Let’s take a moment to further consider a possible inflation scenario. If we assume that the business is 20 years old and that inflation over that period was the same as what prevailed from 1999 to 2019, then the inflation-adjusted total tax rate – that is, combined capital gains and death taxes – would come in at almost 80 percent.

The disincentive for starting up, building and investing in businesses should be obvious at such an absurd level of taxation.

#5  Estimating economic losses

Basic economic principles and history tell us that eliminating the stepped-up basis in capital gains at death will be a negative for the economy. The only real question is: how significant would this negative be?

A recent study conducted by Regional Economic Models for the Committee to Unleash Prosperity found the negatives to be quite significant:

● Sustained annual job losses ranging from over 500,000 to almost 1 million;

● 10-year losses in economic output and GDP of about $2 trillion and $1 trillion, respectively, with a $600 billion loss in private investment, and a $6 billion loss in R&D spending;

● 10-year loss in personal income of about $1 trillion, which translates to $8,000 – 10,000 per household.

Another study for the Family Business Estate Tax Coalition also estimated the macroeconomic effects of eliminating the stepped-up basis and found:

● “A significant portion of the burden of repeal of step-up of basis would fall on workers through reduced labor productivity, wages, and employment. Repealing step-up of basis via tax at death is estimated to decrease job equivalents” by an estimated 80,000 jobs annually in the first ten years and 100,000 jobs per year thereafter.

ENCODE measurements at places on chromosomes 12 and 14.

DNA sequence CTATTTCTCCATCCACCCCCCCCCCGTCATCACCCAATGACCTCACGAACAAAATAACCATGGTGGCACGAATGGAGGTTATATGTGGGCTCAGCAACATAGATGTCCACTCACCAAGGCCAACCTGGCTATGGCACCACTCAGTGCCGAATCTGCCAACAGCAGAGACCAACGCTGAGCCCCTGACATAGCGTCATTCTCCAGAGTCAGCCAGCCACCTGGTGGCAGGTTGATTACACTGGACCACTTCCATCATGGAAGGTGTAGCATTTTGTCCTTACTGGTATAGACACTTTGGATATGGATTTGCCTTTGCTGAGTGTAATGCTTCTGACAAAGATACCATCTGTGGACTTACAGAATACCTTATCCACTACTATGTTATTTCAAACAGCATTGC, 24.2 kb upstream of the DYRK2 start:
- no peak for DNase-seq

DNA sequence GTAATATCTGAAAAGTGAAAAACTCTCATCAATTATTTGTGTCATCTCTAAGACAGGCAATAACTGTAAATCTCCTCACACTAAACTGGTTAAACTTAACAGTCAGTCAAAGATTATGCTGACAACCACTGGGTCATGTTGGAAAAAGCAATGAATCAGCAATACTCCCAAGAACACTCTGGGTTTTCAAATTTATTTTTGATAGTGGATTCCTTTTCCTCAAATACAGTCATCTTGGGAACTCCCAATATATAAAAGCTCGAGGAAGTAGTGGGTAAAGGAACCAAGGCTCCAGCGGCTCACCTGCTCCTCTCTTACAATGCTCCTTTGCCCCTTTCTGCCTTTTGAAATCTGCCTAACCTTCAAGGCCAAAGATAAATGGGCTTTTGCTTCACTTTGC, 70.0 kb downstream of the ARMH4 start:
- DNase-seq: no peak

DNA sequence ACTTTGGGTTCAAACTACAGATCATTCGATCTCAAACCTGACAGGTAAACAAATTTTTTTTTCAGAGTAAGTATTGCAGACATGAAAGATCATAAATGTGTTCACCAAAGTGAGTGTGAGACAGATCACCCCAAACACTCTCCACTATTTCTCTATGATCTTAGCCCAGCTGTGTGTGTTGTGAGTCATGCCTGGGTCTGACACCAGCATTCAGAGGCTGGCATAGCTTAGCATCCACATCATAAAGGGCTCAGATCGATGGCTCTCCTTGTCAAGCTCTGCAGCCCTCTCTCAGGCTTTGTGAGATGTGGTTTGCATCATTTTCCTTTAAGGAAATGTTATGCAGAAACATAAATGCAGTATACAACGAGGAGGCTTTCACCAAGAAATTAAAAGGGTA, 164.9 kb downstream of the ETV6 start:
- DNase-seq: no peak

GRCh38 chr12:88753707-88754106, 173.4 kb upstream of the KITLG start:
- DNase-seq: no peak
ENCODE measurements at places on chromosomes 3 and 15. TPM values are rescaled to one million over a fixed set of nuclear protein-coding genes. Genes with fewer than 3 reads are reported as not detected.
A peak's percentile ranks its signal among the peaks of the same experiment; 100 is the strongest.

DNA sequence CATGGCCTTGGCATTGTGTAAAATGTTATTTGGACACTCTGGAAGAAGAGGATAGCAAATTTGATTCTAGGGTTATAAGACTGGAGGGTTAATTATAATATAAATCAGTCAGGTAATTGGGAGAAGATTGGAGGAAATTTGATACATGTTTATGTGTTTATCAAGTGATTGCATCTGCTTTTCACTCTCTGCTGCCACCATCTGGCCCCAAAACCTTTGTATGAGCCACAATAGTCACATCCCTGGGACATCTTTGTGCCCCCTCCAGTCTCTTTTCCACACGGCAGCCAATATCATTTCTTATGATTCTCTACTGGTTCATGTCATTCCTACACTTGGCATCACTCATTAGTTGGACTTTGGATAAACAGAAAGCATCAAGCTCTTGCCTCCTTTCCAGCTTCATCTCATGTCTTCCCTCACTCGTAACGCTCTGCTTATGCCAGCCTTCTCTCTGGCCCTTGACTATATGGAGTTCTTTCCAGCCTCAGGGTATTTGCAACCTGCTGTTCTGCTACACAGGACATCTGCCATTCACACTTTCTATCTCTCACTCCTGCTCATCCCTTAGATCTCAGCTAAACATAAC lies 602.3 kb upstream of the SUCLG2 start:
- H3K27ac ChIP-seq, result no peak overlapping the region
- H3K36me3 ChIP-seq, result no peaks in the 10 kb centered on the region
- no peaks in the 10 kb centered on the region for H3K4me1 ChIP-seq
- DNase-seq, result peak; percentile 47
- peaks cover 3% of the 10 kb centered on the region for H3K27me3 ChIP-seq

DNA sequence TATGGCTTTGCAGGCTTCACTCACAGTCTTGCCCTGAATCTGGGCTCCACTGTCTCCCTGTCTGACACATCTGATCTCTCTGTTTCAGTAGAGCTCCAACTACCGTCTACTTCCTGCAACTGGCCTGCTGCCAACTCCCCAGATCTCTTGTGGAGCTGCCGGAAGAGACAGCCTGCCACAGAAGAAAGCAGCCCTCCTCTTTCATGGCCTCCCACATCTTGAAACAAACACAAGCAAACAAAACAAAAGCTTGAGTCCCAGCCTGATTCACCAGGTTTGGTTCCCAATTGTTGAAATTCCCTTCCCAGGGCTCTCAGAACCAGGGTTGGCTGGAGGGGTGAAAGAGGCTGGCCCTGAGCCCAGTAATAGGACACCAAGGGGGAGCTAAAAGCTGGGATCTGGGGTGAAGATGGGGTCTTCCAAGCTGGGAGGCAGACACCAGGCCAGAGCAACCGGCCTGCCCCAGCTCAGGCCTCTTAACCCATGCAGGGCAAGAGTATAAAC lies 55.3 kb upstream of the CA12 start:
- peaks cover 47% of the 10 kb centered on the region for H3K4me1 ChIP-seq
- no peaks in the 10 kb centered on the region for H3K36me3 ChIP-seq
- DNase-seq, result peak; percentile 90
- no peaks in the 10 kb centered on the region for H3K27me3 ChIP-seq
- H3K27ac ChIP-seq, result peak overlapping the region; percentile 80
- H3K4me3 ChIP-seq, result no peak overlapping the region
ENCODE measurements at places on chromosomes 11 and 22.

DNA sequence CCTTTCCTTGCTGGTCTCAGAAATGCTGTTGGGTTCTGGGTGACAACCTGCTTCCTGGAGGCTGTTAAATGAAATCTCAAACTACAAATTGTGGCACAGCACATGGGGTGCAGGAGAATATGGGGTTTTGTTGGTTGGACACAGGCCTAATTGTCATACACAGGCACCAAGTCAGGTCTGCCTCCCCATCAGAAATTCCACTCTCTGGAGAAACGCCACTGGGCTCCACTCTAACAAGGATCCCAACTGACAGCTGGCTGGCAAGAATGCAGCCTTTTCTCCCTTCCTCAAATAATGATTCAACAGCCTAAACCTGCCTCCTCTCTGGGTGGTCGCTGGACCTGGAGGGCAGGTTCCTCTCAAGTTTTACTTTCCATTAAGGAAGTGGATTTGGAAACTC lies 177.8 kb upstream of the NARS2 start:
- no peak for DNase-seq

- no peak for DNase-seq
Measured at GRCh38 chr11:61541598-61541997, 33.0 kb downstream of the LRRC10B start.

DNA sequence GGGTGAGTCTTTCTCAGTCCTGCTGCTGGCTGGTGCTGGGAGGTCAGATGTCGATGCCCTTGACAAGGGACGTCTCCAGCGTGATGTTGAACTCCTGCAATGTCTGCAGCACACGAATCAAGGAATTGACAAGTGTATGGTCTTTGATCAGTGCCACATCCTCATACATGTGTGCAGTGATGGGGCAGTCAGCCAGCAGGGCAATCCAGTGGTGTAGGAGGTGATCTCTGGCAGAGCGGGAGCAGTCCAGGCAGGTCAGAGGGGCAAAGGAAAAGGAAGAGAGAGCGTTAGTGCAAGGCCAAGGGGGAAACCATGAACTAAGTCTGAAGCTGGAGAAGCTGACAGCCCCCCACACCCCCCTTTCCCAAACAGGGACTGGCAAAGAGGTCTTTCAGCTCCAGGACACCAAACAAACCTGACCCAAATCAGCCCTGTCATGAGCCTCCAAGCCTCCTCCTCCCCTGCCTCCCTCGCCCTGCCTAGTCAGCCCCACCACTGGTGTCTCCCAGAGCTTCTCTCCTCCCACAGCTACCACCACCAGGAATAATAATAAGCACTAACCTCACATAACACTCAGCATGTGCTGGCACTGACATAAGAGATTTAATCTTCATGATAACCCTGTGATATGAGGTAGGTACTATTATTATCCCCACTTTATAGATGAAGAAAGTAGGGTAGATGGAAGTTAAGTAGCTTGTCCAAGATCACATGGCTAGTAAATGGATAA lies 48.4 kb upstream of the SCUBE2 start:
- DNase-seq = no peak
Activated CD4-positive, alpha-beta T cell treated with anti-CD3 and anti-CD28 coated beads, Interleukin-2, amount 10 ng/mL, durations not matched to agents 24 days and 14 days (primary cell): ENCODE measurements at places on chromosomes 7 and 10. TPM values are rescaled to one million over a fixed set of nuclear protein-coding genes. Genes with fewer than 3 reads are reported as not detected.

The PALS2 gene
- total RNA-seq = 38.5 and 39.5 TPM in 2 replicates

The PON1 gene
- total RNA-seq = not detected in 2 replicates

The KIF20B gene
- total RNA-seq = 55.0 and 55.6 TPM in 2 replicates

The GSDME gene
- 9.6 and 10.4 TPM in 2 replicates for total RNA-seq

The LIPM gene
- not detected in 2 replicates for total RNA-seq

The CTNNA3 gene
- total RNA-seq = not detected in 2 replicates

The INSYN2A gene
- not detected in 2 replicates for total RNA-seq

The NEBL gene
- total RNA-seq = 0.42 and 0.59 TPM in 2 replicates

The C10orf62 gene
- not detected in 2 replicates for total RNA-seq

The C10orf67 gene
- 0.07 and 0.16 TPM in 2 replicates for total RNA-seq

● Also, “for every $100 of revenue raised by repeal via tax at death the wages of workers would decline $32. That is, the burden of the tax is such that nearly one-third of every dollar of revenue raised comes out of the paychecks of US workers.”

● “Repeal of step-up of basis via tax at death is estimated to decrease US GDP” by $10 billion each year.

This study went on to look at the negative effects via a series of family business case studies, including for family-owned manufacturers, a farm, and a beer distributor.

The Wrong Debate and the Wrong Time

In the end, the U.S. is having the wrong debate about capital gains and death taxes. And most certainly at the wrong period in time – as the economy works to recover and sputter in the pandemic economy.

The Biden administration and congressional allies are focused on how to raise these taxes, and the debate is focused on how to do so and by how much. They are engaged in the politics of government spending and class warfare. However, revitalizing entrepreneurship, spurring investment, and driving economic growth forward demand a very different discussion, that is, one focused on actual economics, and therefore on whether to reduce or completely eliminate capital gains and death taxes.

Raymond J. Keating is chief economist for the Small Business & Entrepreneurship Council.